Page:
A new era was about to begin with Basile, who sought to rejuvenate the squad replacing manager Bilardo and Maradona retiring. One year later, Argentina broke their 32-year drought in the Copa America by winning back-to-back titles in 1991 and 1993. Maradona had returned to the national team after his drug troubles but was not included in the 1993 squad.


Argentina and France’s Road to the World Cup Final: Part Two — France’s Emergence on the World Stage


The qualifiers for the 1994 World Cup was disastrous, with Colombia topping the group and drubbing Argentina 5-0. This sent La Albiceleste to a playoff round against Australia, prompting El Gráfico the most important sports magazine of Argentina, to print a completely black cover with only “Vergüenza” (“Shame”) spelled out.


Maradona was recalled to the squad before the games against Australia and the team qualified for the tournament. In the US they won their first two games against Greece and Nigeria, but lost Maradona after the second game due to a failed drugs test. The last group game ended in defeat at the hands of Bulgaria, before Romania knocked them out in the round of 16.


Despite the previous heartbreak and Maradona’s retirement, the team went into the 1998 World Cup with a strong claim to being the favourites, with players like Batistuta and Simeone in great form. Three wins in their group, against Japan, Jamaica and Croatia, with no goals conceded lined them up for a clash with their second archrivals England.


Of course, we needed some controversy for this rivalry and this game provided. In the second half, with the score tied at 2-2, David Beckham was sent off for kicking at Diego Simeone. The score remained unchanged, despite the English squad being one man down, but the Argentinians ultimately won on penalties.


In the next round, it would be all over for them, with Dennis Bergkamp scoring the winner for the Netherlands. The next four World Cup tournaments would end in heartbreak for La Albiceleste, the 2002 tournament, in particular, where they exited in the group stage. The 2006 World Cup marked the first tournament of Maradona’s spiritual heir and arguably the best player of all time, Lionel Messi. He would, however, take much longer than his superstar predecessor would in order to lift the famous trophy.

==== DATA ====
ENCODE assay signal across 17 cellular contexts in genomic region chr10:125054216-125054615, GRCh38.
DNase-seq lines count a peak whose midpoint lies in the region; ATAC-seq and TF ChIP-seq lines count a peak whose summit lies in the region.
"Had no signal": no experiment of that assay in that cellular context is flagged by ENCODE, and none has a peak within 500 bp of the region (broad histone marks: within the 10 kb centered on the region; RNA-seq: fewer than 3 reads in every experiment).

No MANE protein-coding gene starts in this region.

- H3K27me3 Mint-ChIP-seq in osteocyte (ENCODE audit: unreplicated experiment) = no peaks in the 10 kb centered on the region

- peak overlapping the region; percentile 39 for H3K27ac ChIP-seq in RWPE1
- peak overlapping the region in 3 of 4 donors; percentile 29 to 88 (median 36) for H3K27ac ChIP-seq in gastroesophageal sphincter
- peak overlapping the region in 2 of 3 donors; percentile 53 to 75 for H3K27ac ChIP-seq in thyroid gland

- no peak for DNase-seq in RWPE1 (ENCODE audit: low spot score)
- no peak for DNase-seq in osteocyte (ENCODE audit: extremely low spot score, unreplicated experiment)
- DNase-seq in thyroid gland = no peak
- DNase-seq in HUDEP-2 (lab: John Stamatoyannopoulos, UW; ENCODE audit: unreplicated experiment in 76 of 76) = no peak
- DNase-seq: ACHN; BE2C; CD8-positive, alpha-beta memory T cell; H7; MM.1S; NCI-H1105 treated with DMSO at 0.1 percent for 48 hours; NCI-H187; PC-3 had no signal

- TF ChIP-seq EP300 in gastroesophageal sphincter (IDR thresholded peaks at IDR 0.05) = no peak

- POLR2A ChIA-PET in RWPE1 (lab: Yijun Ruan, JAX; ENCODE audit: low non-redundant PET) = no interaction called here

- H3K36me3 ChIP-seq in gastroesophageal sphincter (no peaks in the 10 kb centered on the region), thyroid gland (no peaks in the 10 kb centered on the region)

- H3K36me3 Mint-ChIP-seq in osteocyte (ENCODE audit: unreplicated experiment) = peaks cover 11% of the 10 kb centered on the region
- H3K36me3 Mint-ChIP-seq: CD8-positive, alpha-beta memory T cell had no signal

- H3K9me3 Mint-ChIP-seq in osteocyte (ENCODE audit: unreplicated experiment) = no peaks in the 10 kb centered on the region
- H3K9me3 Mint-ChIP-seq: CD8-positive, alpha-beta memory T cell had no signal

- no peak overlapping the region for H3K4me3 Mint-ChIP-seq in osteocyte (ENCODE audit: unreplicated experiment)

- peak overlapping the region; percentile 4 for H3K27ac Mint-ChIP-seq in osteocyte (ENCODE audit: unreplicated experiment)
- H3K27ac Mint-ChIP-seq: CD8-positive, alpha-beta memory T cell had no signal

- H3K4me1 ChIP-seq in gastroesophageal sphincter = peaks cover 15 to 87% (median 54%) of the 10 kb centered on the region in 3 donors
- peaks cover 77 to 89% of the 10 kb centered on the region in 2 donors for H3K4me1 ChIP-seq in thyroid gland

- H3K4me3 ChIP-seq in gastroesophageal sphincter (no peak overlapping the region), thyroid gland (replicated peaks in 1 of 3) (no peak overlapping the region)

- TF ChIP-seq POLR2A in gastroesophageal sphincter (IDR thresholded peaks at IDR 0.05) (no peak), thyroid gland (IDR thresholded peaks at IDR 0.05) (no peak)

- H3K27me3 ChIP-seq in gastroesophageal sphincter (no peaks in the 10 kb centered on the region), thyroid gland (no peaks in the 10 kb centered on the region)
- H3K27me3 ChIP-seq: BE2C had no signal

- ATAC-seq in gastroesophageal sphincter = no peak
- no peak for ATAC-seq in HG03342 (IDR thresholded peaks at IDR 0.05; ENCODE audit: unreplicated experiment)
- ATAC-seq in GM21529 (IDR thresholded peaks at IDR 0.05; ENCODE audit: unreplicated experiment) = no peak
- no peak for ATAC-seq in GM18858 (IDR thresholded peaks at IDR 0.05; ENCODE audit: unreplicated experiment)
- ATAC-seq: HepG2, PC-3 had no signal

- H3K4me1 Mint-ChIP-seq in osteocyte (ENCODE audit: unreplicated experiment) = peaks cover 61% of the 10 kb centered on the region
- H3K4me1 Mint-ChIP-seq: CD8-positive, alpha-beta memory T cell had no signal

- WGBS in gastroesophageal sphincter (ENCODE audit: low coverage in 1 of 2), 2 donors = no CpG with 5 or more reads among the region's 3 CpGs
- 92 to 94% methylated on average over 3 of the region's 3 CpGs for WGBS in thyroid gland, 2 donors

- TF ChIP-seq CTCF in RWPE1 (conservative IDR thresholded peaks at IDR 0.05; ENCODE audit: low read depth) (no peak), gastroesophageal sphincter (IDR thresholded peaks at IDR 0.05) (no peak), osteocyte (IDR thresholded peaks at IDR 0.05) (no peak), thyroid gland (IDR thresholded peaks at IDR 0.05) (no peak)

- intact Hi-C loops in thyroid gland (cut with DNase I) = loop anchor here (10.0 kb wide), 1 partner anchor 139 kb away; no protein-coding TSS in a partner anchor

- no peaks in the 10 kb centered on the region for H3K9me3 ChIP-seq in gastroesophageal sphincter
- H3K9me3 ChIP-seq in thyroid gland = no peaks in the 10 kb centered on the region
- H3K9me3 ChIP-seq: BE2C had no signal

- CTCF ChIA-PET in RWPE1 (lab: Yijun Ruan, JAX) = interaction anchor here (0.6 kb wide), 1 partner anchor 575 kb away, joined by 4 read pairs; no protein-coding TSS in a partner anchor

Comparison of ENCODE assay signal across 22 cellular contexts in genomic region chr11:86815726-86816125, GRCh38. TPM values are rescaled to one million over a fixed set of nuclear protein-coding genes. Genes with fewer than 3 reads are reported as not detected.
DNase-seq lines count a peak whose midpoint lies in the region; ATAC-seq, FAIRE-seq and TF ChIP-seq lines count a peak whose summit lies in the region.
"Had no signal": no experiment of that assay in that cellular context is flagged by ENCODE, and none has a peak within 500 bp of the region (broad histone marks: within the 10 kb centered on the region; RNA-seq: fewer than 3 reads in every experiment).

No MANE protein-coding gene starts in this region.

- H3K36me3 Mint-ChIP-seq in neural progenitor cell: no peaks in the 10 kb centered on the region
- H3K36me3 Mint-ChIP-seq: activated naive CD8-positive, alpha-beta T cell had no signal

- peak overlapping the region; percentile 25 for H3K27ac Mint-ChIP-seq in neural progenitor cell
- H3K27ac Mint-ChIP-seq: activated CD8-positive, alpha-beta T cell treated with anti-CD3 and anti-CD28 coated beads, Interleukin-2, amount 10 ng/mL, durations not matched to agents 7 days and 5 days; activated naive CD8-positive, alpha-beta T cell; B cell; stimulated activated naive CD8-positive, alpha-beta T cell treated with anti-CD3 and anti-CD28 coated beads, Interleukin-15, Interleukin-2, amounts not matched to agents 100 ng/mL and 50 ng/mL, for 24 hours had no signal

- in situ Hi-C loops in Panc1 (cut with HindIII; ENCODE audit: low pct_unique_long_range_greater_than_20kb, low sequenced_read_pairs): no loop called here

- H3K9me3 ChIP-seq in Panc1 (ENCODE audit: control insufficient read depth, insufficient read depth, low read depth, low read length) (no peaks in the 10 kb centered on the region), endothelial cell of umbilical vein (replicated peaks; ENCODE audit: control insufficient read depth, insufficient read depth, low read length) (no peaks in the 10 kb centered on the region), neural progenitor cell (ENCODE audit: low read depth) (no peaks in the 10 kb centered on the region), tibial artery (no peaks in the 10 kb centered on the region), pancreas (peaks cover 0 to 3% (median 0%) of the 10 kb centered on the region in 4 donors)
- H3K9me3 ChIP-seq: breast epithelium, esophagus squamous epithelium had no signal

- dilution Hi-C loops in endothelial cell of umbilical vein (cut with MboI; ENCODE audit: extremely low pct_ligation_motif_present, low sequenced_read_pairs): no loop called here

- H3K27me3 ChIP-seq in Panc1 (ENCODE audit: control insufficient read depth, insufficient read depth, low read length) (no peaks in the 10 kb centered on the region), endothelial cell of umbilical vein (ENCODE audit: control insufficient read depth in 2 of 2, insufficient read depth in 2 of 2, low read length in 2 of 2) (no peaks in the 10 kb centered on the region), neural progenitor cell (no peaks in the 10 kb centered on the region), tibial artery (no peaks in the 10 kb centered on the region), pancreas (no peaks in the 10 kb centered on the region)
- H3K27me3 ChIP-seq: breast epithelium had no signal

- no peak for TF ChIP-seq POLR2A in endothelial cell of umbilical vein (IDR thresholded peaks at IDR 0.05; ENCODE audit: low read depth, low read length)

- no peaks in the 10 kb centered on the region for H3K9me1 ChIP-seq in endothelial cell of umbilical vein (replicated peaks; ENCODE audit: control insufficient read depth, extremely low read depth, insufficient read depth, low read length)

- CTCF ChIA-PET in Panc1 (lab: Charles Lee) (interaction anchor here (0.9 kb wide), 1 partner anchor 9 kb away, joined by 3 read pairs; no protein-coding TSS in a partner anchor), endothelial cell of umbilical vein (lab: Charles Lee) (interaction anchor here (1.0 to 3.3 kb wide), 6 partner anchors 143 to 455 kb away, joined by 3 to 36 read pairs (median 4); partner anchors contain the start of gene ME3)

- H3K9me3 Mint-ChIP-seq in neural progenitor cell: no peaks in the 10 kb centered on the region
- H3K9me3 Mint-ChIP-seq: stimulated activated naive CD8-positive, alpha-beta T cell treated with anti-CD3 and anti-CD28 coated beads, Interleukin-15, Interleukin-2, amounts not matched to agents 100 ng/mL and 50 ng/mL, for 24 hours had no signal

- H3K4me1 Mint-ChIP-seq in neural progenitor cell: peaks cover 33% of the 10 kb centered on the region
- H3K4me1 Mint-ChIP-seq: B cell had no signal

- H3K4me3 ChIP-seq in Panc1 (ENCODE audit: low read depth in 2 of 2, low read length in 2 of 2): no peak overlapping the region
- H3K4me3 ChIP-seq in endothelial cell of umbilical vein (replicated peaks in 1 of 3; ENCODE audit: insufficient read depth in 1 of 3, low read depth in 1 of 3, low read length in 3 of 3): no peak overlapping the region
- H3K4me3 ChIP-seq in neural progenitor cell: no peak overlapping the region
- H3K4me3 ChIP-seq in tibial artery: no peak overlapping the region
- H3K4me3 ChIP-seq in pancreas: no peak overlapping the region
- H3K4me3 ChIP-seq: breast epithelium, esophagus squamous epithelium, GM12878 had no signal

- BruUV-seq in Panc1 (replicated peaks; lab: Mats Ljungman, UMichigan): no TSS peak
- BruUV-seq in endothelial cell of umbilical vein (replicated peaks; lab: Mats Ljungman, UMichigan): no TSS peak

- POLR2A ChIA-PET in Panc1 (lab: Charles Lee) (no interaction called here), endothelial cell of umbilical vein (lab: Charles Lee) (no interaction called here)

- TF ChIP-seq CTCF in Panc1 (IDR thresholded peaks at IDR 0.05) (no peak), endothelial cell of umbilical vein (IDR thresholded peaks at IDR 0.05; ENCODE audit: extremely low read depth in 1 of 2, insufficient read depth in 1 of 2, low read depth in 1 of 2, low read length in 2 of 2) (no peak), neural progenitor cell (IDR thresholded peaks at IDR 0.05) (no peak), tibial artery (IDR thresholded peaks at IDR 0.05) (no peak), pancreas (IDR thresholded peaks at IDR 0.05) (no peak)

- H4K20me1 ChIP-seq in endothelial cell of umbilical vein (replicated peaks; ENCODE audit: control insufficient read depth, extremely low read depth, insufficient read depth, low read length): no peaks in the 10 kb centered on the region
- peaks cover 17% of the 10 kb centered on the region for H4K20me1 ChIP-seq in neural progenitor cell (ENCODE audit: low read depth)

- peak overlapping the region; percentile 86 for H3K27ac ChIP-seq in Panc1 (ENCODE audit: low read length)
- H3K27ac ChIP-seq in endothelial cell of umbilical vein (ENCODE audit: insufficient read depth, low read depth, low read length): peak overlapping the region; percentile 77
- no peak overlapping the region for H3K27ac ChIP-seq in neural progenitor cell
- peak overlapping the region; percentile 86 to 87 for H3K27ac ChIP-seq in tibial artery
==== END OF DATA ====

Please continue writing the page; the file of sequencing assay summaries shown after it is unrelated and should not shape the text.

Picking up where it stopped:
On the World Cup stage, Germany became the scourge of Argentina, knocking them out on penalties in the quarters in 2006, thrashing them 4-0 again in the quarters in 2010 and defeating them in the 2014 final. At the 2018 World Cup, the team performed horribly, drawing against Iceland in the groups, losing 3-0 to Croatia, beating Nigeria in the final group stage match, and being eliminated at the round of 16 by eventual winners France.


Argentina and France’s Road to the World Cup Final: Part Three — Argentina’s Introduction to Football


The Copa America would not be any kinder to La Albiceleste and their new superstar, suffering another drought lasting from 1993 to 2021. As in any good story, the hero needs to face adversities in order to earn his ultimate prize. By the time the 2020s rolled around, it seemed that Argentina’s hero had faced defeat at the highest stages, with parts of the public turning against him. However, Messi would have the last laugh. Lionel Scaloni’s appointment marked a change in the fortunes of the squad.


The relatively inexperienced coach would foster a sense of unity and never say die attitude amongst his players and together with his superstar, he would lead them to the 2021 Copa America and the 2022 World Cup. It remains to be seen how Argentina will cope with the future loss of Lionel Messi, but for the time I think I can speak for most football fans when I say that I look forward to seeing him don the sky blue and white jersey with three stars on it.


By: Eduard Holdis / @He_Ftbl

Featured Image: @GabFoligno / Nelson Almeida – AFP